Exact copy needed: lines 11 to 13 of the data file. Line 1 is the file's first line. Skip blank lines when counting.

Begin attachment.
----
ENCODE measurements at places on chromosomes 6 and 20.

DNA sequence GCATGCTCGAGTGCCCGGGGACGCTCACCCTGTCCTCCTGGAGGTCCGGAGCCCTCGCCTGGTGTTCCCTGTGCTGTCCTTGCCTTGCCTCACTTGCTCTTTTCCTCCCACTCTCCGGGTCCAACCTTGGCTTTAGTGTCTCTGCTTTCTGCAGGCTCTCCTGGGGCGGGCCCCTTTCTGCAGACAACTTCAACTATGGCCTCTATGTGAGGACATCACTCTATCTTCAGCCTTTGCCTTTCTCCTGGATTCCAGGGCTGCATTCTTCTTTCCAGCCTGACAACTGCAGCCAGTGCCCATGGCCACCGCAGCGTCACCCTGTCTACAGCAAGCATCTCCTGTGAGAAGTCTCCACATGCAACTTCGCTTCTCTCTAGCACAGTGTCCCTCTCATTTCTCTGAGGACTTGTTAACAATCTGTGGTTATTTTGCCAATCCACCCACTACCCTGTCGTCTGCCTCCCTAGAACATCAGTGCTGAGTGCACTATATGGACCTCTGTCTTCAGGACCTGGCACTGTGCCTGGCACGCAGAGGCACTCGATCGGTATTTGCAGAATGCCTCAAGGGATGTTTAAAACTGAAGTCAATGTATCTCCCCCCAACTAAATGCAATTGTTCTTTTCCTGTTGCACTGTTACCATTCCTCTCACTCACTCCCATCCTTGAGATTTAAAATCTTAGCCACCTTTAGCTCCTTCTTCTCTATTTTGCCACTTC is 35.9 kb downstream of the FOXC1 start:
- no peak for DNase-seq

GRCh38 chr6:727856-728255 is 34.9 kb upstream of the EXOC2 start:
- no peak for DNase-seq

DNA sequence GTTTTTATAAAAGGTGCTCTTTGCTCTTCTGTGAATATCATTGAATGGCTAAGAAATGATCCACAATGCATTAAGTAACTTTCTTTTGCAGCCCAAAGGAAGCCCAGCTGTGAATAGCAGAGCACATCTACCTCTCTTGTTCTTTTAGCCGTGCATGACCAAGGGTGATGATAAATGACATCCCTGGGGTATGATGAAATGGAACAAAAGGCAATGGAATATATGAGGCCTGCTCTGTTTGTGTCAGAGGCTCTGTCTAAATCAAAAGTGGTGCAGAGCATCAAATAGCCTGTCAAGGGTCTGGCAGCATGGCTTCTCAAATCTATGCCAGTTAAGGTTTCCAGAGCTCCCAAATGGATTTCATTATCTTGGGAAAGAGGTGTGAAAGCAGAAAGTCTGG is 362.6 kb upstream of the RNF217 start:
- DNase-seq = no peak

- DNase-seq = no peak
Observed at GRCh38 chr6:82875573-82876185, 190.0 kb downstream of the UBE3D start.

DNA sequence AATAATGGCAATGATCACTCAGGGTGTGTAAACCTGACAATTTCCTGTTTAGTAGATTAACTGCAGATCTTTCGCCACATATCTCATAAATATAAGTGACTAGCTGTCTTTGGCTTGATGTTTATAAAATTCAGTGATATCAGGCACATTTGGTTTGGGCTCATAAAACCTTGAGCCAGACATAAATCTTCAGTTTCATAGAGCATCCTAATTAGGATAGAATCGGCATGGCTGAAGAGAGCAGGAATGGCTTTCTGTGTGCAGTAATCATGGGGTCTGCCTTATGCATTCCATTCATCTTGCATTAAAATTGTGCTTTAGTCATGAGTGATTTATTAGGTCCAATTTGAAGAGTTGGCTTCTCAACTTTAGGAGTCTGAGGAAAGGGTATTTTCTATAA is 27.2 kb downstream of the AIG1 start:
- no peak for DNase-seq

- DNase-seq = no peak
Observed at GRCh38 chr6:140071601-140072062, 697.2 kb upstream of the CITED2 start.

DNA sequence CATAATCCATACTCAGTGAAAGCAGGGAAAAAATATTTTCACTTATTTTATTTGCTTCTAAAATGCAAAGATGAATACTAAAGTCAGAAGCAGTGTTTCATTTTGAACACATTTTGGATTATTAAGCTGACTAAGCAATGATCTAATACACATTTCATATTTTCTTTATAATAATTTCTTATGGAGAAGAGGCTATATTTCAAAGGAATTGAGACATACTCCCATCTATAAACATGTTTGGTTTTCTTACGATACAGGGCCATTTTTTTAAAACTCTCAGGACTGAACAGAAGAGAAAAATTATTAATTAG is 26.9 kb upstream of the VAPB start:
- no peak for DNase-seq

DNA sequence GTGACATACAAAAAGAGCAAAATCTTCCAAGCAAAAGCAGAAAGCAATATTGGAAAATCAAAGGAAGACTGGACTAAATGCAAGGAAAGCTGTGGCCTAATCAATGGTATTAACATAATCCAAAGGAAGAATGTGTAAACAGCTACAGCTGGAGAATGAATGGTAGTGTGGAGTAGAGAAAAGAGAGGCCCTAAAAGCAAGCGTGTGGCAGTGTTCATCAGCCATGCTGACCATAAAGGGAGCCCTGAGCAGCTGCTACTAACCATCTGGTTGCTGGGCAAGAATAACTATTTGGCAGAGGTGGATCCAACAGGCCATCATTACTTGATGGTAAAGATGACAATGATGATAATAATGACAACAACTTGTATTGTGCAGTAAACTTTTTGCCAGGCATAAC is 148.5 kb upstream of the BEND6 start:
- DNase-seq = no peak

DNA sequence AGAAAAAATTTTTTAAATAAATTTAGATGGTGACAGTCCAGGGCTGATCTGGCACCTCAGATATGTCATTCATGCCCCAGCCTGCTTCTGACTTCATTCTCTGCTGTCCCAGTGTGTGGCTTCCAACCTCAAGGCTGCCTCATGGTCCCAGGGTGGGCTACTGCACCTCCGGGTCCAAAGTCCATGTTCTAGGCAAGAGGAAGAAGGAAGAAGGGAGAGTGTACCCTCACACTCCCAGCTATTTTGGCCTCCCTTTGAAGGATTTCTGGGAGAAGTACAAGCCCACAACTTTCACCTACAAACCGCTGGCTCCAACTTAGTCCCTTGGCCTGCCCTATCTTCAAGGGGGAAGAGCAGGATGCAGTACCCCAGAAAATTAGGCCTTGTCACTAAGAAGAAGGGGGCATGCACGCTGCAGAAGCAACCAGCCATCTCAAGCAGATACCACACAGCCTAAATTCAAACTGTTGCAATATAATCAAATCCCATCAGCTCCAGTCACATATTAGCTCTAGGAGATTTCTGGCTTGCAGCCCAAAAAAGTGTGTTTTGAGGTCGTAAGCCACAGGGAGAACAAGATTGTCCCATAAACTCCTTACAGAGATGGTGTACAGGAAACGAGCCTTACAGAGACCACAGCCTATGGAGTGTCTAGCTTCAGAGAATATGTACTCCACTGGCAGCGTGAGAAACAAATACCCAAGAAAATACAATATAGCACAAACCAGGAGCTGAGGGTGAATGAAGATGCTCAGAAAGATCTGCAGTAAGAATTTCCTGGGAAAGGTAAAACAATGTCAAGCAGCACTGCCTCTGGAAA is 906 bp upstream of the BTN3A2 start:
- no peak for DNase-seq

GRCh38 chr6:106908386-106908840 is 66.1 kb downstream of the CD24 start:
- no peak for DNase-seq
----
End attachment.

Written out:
- no peak for DNase-seq

- DNase-seq = no peak
Observed at GRCh38 chr6:140071601-140072062, 697.2 kb upstream of the CITED2 start.